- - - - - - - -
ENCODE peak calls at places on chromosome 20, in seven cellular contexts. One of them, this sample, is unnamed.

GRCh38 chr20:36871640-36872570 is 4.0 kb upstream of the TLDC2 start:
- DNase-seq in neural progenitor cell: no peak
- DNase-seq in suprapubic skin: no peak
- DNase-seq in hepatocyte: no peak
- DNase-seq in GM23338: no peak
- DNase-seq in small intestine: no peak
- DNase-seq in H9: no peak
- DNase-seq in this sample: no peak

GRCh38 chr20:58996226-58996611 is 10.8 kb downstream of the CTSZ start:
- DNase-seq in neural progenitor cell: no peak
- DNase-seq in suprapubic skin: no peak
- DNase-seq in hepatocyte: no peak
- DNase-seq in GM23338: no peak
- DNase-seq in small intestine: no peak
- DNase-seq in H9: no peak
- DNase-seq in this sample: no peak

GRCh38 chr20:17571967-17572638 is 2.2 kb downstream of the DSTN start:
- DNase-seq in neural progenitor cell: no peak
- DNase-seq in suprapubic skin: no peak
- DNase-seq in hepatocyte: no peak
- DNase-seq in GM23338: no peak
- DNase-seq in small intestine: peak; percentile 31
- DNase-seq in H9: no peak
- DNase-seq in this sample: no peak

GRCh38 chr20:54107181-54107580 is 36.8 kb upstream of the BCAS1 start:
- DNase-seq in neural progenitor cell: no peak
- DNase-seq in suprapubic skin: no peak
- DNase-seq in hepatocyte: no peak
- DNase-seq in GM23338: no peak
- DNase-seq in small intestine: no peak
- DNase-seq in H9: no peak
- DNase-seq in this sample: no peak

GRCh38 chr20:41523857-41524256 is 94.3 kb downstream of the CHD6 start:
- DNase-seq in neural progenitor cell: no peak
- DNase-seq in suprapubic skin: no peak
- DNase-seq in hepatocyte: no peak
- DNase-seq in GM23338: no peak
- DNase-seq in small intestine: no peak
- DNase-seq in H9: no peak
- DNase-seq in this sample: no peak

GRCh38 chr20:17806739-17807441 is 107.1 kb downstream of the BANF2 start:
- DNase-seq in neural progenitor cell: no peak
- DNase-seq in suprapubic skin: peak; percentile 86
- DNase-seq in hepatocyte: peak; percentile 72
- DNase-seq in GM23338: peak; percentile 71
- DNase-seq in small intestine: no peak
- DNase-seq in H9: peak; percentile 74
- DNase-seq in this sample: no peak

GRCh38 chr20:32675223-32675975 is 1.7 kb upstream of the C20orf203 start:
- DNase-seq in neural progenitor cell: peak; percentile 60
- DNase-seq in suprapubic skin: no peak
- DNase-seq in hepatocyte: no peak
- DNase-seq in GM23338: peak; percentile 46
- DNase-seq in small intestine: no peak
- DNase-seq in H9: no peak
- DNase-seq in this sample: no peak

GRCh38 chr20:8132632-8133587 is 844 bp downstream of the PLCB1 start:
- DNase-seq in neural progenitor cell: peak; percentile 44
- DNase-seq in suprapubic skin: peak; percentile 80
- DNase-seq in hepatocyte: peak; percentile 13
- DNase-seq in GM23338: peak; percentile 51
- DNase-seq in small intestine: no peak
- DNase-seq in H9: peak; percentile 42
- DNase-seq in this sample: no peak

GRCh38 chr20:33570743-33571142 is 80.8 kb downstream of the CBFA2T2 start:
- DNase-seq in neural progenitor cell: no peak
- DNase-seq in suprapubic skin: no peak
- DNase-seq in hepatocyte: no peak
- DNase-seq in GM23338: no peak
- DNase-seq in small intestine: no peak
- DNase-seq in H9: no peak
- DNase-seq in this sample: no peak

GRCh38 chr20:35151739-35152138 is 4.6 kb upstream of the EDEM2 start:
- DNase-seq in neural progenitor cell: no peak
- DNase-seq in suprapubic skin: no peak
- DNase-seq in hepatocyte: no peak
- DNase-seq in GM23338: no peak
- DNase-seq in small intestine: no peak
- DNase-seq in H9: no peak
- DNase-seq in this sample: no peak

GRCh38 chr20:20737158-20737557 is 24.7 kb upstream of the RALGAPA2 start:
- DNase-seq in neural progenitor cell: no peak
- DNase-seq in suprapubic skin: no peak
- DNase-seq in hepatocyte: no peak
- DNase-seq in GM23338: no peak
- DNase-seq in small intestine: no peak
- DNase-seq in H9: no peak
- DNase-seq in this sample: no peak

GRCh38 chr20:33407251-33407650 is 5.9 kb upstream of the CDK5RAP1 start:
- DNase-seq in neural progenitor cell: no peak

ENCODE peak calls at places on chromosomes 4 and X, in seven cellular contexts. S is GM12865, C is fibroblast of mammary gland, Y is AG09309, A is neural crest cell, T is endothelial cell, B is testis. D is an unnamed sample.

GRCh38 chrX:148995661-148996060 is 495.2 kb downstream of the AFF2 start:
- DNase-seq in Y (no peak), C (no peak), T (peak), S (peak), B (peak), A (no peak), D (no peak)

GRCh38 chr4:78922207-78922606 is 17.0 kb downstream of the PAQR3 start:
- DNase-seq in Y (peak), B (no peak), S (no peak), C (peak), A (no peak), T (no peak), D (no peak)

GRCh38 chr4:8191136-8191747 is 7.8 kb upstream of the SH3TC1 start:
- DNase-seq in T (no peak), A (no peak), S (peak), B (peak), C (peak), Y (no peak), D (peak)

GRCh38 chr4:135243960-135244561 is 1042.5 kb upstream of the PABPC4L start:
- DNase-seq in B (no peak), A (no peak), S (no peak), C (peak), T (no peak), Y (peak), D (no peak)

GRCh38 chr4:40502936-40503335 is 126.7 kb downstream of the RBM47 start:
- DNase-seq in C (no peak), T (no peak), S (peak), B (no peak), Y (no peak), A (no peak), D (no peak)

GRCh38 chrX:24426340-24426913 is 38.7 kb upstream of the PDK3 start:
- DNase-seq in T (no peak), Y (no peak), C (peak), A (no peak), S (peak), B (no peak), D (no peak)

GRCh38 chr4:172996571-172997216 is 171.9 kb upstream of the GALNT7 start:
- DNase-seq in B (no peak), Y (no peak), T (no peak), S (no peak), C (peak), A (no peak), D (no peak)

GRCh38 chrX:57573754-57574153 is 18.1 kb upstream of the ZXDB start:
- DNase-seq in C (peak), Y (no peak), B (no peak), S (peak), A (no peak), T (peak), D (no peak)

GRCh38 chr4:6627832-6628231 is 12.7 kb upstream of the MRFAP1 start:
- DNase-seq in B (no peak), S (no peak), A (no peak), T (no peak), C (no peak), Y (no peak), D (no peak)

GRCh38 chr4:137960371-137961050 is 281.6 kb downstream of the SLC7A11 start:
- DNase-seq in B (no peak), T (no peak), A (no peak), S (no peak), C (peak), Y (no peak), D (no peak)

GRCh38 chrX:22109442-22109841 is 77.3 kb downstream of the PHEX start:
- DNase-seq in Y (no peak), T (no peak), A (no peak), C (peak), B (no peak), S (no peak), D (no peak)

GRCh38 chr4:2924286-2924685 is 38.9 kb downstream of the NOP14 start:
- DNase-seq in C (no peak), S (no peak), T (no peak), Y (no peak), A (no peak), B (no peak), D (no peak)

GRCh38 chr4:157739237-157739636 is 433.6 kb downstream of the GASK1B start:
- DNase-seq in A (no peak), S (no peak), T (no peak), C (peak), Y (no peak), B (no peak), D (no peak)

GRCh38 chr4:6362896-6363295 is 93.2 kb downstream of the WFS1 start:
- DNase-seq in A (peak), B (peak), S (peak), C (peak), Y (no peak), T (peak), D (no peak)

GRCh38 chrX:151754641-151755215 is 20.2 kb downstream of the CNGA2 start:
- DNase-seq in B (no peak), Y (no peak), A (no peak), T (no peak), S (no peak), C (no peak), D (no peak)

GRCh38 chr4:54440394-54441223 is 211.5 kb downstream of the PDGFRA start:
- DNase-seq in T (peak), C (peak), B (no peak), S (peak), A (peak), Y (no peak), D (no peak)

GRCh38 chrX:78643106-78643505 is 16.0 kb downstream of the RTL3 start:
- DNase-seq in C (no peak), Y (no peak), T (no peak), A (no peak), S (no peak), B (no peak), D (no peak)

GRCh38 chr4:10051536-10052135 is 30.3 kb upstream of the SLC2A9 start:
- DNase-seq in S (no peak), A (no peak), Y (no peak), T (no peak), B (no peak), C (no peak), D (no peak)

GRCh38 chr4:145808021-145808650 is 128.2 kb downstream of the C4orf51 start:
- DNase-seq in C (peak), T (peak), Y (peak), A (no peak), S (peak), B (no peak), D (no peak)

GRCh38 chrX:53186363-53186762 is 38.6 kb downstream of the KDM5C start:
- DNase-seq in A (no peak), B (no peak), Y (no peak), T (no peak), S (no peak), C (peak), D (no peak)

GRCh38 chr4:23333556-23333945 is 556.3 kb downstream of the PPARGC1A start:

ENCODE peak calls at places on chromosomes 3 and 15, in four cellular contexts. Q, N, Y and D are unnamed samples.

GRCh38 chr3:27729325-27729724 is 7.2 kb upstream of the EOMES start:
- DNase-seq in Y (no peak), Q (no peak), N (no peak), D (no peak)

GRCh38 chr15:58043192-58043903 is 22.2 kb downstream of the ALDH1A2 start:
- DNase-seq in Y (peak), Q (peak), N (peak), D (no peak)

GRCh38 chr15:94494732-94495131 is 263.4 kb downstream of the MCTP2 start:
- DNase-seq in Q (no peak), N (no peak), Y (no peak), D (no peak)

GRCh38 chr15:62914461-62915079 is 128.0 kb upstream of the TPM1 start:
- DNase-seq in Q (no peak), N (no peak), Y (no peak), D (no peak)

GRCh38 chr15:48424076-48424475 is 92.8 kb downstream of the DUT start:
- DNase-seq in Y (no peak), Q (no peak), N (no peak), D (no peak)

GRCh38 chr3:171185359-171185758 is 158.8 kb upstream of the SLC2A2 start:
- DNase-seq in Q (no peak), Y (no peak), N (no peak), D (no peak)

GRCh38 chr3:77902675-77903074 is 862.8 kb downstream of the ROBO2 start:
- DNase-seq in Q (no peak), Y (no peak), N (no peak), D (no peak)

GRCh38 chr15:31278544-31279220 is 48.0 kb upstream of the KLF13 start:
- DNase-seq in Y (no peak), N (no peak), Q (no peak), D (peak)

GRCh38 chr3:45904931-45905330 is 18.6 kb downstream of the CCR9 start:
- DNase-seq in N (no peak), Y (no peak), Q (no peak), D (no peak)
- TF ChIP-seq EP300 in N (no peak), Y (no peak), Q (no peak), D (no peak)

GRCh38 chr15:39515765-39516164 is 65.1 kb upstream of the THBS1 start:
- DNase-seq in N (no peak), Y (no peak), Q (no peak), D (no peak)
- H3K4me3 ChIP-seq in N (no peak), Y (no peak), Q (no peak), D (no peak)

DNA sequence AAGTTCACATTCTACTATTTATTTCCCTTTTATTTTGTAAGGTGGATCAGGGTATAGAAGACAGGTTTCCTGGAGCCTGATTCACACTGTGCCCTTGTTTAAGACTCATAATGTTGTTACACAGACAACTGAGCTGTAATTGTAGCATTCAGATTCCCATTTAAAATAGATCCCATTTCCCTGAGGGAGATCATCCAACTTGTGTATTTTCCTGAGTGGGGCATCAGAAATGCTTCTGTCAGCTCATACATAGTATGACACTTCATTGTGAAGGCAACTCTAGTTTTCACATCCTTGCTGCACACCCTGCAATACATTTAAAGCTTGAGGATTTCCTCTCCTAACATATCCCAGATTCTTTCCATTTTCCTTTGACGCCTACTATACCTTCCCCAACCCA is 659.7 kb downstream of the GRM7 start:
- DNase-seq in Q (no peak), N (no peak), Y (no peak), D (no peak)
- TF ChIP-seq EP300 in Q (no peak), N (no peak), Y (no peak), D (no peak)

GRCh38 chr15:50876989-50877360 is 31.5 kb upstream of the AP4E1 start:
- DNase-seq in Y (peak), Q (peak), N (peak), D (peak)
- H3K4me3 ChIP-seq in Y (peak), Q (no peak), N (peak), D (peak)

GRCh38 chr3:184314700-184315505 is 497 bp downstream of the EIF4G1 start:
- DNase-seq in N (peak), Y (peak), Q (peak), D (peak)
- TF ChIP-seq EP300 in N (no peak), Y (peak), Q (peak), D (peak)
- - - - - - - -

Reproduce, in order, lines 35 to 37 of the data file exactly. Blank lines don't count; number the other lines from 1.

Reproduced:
- DNase-seq in neural progenitor cell: no peak
- DNase-seq in suprapubic skin: no peak
- DNase-seq in hepatocyte: no peak